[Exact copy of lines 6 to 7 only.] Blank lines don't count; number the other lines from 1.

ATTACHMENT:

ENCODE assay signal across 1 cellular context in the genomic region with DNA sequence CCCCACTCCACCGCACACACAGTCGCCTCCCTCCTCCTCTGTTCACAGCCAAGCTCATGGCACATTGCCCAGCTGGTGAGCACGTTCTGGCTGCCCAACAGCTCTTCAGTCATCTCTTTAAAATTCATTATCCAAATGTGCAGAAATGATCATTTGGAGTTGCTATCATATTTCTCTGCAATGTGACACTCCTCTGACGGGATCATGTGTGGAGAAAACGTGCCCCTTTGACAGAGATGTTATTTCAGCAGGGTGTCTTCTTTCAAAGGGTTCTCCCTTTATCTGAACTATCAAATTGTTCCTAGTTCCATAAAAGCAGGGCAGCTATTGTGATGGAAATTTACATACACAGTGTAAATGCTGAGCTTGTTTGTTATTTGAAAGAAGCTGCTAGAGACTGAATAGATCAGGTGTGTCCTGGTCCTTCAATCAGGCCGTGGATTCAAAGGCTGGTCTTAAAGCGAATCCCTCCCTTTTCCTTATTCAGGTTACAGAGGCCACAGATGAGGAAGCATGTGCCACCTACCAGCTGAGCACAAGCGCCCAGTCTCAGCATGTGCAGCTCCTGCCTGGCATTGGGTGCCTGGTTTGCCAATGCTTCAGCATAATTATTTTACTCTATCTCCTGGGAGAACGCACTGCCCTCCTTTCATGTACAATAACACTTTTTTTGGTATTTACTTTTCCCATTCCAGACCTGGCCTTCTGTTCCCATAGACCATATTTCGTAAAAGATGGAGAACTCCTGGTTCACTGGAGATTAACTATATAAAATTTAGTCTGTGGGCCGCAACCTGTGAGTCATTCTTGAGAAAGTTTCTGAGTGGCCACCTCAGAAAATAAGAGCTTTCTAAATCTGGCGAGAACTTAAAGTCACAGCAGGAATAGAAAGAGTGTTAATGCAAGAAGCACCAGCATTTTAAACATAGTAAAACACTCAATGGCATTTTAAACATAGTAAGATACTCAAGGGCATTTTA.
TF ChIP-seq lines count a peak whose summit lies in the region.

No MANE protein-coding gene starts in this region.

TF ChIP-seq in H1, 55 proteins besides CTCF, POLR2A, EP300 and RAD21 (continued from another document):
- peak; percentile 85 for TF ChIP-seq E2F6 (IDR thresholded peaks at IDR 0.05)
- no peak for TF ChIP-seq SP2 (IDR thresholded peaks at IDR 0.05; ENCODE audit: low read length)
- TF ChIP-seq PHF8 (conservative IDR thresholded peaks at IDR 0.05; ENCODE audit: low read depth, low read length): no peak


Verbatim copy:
- no peak for TF ChIP-seq SP2 (IDR thresholded peaks at IDR 0.05; ENCODE audit: low read length)
- TF ChIP-seq PHF8 (conservative IDR thresholded peaks at IDR 0.05; ENCODE audit: low read depth, low read length): no peak